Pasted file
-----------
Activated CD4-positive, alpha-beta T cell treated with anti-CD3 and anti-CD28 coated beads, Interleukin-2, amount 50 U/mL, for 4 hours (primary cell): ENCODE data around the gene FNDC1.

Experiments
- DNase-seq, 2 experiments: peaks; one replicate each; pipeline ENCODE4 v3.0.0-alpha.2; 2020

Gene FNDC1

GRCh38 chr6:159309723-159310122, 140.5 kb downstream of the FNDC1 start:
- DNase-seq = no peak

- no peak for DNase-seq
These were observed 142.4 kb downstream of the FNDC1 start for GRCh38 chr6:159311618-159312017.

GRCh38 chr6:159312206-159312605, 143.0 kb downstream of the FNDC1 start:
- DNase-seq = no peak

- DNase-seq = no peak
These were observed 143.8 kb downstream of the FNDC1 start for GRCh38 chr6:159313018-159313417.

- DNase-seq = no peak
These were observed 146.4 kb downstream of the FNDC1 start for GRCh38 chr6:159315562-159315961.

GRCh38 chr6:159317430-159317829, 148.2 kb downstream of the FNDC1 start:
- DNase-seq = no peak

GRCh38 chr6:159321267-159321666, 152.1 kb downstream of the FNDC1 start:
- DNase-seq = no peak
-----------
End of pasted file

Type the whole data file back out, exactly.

Activated CD4-positive, alpha-beta T cell treated with anti-CD3 and anti-CD28 coated beads, Interleukin-2, amount 50 U/mL, for 4 hours (primary cell): ENCODE data around the gene FNDC1.

Experiments
- DNase-seq, 2 experiments: peaks; one replicate each; pipeline ENCODE4 v3.0.0-alpha.2; 2020

Gene FNDC1

GRCh38 chr6:159309723-159310122, 140.5 kb downstream of the FNDC1 start:
- DNase-seq = no peak

- no peak for DNase-seq
These were observed 142.4 kb downstream of the FNDC1 start for GRCh38 chr6:159311618-159312017.

GRCh38 chr6:159312206-159312605, 143.0 kb downstream of the FNDC1 start:
- DNase-seq = no peak

- DNase-seq = no peak
These were observed 143.8 kb downstream of the FNDC1 start for GRCh38 chr6:159313018-159313417.

- DNase-seq = no peak
These were observed 146.4 kb downstream of the FNDC1 start for GRCh38 chr6:159315562-159315961.

GRCh38 chr6:159317430-159317829, 148.2 kb downstream of the FNDC1 start:
- DNase-seq = no peak

GRCh38 chr6:159321267-159321666, 152.1 kb downstream of the FNDC1 start:
- DNase-seq = no peak